Barriers to Overcome in Further Adoption

While most respondents appear to understand synthetic data, the survey found that may not be true with their colleagues. Prominent barriers to entry when using synthetic data include a lack of organisational knowledge and slow buy-in from colleagues. Buy-in from colleagues and decision-makers will be critical for synthetic data to be accepted.

  • 67 per cent agree that their organisation lacks the knowledge and understanding of implementing synthetic data.  
  • 67 per cent agree that users in their industry will not accept synthetic data until they see the benefits for themselves.

Also Read: Bias in the Training Data Leads to a Biased Algorithm

A Bright Future for Synthetic Data

More than half (59 per cent) of decision-makers believe that their industry will utilise synthetic data either independently or in combination with ‘real-world’ data within the next five years. This suggests that many organisations are only just starting to experiment with it. Synthetic data will be critical to the future of many industries and organisations and will lead to widespread change, especially among those who use vision data — 89 per cent agree that synthetic data is a new and innovative technology that will transform their industry.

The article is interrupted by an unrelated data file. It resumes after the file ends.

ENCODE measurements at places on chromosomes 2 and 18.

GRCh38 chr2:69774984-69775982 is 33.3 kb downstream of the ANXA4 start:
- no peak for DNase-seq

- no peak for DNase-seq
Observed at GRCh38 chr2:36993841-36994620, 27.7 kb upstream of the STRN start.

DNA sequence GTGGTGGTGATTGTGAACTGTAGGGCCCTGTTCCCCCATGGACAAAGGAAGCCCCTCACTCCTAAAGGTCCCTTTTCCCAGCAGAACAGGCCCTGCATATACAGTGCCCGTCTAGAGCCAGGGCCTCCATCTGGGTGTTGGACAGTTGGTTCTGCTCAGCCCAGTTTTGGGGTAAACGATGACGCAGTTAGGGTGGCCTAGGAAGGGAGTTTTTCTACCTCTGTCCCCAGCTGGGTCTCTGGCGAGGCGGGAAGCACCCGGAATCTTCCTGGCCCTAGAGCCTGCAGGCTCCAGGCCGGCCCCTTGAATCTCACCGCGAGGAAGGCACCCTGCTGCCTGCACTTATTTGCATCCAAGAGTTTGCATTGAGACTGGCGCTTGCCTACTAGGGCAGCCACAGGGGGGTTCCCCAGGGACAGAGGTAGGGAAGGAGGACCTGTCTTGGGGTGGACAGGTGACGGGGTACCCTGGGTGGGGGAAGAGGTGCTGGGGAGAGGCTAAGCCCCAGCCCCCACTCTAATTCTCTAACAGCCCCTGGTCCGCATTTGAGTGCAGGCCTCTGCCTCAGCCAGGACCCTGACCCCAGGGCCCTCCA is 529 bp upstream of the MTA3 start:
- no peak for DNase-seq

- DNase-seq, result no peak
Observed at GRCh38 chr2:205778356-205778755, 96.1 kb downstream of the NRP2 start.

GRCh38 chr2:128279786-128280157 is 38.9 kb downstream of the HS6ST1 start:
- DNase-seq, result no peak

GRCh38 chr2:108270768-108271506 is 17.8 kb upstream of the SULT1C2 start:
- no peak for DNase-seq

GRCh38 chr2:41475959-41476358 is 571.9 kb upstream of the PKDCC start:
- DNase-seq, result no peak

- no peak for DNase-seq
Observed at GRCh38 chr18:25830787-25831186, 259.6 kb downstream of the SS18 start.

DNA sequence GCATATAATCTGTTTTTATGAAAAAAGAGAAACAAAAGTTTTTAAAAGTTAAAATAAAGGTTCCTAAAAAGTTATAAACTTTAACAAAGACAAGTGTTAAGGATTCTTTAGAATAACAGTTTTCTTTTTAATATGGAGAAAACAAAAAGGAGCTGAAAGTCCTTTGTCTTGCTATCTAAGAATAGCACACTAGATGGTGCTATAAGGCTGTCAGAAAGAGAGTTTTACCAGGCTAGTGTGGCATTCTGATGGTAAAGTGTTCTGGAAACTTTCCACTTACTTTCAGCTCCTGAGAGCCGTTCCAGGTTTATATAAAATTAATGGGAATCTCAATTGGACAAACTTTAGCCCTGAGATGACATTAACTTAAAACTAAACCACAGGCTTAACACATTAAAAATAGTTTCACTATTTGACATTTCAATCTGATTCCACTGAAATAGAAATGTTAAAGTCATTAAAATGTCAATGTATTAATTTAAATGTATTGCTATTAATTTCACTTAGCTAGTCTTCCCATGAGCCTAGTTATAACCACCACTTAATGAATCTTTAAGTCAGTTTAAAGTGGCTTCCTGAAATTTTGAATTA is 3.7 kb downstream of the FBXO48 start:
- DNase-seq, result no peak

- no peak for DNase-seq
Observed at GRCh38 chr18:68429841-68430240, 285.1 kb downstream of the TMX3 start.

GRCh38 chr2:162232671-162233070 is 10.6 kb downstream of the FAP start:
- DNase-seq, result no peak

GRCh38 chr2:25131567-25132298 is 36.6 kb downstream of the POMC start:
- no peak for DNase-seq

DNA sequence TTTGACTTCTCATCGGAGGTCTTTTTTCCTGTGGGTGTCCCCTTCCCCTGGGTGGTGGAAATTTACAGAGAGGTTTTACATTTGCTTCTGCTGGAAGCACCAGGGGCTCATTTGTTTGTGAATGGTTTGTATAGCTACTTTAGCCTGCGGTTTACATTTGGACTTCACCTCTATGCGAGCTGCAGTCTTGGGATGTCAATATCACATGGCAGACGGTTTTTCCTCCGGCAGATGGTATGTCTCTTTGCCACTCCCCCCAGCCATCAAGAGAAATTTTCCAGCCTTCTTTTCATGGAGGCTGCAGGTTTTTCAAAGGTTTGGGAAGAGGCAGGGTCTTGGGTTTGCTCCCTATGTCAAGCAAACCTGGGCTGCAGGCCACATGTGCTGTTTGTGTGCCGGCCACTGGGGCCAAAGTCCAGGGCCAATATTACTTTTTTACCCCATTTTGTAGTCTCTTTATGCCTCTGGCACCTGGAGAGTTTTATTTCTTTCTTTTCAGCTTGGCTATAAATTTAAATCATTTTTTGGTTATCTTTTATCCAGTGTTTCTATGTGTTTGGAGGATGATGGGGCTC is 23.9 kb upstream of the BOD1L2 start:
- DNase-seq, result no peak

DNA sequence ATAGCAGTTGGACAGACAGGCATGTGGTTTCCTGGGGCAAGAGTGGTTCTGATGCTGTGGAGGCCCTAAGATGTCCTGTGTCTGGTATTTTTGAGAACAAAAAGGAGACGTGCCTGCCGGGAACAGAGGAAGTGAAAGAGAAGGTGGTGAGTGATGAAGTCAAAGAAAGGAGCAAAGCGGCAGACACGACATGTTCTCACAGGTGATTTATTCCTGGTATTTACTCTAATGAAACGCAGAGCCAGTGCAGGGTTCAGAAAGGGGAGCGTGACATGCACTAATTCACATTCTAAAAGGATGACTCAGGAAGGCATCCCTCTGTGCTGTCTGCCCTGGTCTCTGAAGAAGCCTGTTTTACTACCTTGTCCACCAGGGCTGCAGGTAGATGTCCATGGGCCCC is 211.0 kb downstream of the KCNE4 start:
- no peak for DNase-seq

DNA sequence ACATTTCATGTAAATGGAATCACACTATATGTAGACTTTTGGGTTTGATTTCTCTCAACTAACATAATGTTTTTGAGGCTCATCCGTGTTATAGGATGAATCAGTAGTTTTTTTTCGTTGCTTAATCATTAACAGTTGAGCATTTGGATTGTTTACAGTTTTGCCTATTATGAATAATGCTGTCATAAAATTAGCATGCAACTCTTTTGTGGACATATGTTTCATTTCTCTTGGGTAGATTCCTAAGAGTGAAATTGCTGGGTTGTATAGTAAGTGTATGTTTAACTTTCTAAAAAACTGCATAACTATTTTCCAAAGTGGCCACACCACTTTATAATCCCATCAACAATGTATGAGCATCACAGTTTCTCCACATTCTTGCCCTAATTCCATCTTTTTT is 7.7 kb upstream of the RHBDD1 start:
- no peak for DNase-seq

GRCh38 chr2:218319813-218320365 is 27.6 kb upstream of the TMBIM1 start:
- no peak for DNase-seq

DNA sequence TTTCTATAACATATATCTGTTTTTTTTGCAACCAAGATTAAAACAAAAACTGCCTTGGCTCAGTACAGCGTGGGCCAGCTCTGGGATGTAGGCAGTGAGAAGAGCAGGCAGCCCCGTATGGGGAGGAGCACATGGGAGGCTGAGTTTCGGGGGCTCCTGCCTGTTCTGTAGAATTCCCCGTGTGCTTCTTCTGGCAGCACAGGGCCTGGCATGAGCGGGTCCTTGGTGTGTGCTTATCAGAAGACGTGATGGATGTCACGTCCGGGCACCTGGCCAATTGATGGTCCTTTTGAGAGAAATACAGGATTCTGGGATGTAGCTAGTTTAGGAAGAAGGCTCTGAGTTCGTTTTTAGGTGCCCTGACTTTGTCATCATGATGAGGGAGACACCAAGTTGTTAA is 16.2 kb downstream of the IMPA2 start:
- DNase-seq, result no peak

Those who don’t employ synthetic data are at risk of falling behind the curve. Nearly nine in ten (89 per cent) of those who use vision data believe organisations that fail to adopt synthetic data in training their internal systems will lag behind.

The growth potential is evident, and those who work with vision data are best placed to take advantage. Among those working with vision data that don’t use or have only started using synthetic data, only three in 10 (30 per cent) respondents cite a lack of tools to create and manage synthetic data as a barrier to broader utilisation.

Synthetic data is just beginning its cycle of adoption and value to the enterprise. Many industries and companies are only just beginning to experiment with the technology. Still, synthetic data shows promise to cut down on the cost, improve access, and reduce the time it takes to build AI models in traditional ways.